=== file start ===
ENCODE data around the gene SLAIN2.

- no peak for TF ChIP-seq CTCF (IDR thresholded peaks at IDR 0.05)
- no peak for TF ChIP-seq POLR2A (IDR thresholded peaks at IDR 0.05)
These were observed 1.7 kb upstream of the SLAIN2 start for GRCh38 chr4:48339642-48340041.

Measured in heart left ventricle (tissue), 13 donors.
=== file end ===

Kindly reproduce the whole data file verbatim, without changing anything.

ENCODE data around the gene SLAIN2.

- no peak for TF ChIP-seq CTCF (IDR thresholded peaks at IDR 0.05)
- no peak for TF ChIP-seq POLR2A (IDR thresholded peaks at IDR 0.05)
These were observed 1.7 kb upstream of the SLAIN2 start for GRCh38 chr4:48339642-48340041.

Measured in heart left ventricle (tissue), 13 donors.